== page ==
• Real estate startup WeWork is reportedly recruiting for a new startup incubator called Area 51 Paradise Ranch.
  • The startups incubator will reportedly first be tested out at the company's Tribeca office space in New York City. 
  • The invite-only incubator will give startups a modern workspace and mentorship in exchange for a monthly fee -- not equity.

Co-working real estate startup WeWork is readying a new startup incubator, called Area 51 Paradise Ranch, which will be trialed at the company's Tribeca office space, Wired reported on Monday.

WeWork declined to comment on the new incubator, and the full scope of the company's long-term ambitions for the venture are still unclear.

WeWork has continued to raise eyebrows  over the last year as its valuation continues to climb. The co-working and co-living startup reached a $20 billion valuation in July, making it New York City's most valuable startup and spurring a number of acquisitions. In just the past few months, the company has set out on an ambitious spending spree, purchasing networking site Meetup.com for $200 million, a mobile communications app, a coding camp in New York City, as well as sleek new headquarters in downtown New York.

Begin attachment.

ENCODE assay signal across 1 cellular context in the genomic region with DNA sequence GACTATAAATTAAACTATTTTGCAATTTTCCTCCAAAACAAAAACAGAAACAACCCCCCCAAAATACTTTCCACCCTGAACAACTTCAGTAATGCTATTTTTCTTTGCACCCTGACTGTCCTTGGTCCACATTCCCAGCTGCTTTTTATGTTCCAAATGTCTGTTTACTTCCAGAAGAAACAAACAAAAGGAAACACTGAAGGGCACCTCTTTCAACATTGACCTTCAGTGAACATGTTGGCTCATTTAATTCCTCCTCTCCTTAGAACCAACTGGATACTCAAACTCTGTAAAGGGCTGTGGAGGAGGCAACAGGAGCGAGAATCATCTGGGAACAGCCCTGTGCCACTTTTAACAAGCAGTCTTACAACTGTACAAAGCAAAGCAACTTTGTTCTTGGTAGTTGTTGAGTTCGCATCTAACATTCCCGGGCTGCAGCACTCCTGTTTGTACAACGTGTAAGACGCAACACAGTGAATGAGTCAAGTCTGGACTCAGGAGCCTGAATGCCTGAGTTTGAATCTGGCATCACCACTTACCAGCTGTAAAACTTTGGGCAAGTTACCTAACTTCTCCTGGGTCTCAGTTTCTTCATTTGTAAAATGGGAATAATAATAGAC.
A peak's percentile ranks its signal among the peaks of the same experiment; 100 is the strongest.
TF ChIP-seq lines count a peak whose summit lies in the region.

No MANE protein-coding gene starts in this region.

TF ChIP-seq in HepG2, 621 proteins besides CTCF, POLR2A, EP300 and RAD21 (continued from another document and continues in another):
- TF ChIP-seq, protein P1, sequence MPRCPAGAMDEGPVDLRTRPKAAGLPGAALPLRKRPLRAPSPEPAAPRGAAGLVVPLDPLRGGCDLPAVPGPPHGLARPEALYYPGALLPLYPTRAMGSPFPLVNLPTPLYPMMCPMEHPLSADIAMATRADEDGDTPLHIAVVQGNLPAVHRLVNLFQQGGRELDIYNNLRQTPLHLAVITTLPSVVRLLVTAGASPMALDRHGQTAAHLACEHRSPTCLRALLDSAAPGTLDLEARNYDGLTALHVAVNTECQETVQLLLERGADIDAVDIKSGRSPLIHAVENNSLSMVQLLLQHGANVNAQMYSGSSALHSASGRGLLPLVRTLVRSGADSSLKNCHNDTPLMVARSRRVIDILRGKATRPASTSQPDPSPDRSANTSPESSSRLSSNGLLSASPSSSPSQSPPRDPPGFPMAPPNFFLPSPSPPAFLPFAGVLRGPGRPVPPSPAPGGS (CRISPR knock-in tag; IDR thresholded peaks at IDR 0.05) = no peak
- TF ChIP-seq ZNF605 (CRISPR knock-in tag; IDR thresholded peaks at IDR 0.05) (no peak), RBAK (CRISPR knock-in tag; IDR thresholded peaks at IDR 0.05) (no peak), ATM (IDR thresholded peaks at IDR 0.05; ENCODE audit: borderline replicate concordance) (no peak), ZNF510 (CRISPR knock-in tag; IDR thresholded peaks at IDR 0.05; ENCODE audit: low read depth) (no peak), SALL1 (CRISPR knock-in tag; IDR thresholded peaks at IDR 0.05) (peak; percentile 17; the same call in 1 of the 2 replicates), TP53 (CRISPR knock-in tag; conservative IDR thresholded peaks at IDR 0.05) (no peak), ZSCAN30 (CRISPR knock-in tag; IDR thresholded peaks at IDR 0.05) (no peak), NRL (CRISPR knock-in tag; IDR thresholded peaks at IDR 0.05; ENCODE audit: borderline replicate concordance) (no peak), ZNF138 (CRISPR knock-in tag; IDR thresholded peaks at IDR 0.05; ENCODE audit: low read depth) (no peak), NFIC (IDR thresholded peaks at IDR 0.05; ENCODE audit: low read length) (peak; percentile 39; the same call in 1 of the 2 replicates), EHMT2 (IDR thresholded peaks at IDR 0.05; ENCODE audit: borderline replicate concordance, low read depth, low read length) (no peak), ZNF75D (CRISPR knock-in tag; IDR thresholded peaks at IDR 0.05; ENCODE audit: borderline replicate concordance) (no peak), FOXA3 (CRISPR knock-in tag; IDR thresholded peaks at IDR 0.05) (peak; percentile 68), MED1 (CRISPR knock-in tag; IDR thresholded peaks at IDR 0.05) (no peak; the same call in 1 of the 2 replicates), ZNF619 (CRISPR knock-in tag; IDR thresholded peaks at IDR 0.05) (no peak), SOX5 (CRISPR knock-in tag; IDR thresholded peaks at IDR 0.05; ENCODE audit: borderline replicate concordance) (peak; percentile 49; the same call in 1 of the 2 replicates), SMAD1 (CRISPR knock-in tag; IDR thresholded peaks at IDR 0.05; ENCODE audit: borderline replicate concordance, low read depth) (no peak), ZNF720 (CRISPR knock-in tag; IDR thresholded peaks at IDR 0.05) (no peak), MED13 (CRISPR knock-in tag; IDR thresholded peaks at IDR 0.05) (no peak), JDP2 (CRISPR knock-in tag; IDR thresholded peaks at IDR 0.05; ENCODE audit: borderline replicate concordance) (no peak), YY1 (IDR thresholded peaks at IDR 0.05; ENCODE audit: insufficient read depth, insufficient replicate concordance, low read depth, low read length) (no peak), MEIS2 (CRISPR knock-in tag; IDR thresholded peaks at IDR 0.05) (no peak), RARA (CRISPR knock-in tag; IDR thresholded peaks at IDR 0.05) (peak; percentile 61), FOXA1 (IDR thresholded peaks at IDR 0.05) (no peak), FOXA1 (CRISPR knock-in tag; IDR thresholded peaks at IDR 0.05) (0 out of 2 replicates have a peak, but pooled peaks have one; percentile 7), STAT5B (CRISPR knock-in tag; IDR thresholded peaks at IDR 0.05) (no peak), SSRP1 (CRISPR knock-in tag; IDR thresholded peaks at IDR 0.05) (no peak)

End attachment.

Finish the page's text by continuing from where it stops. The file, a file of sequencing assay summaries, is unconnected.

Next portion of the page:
According to images viewed by Wired, Area 51's pitchdeck describes the incubator as a "fluid yet systematic platform" that will foster "pioneers, inventors, and leaders" -- an extension of the pre-existing WeWork Labs. But Area 51's approach will differ from that of other prominent incubators, like Y Combinator, where startups trade a stake in their company's equity for a modern workspace and mentorship. Instead, Area 51 is modeled after WeWork's business model: providing space and community for a flat monthly fee. According to Wired, there's no promise of a potential WeWork investment or an equity stake.

Incubators are famously tricky business due to the unpredictable nature of determining a successful startup, but, given its past successes, WeWork might prove a fierce competitor on the incubator scene.

You can read more about Area 51 -- and view some of WeWork's pitch deck on the incubator -- over at Wired.

This post originally appeared on Business Insider.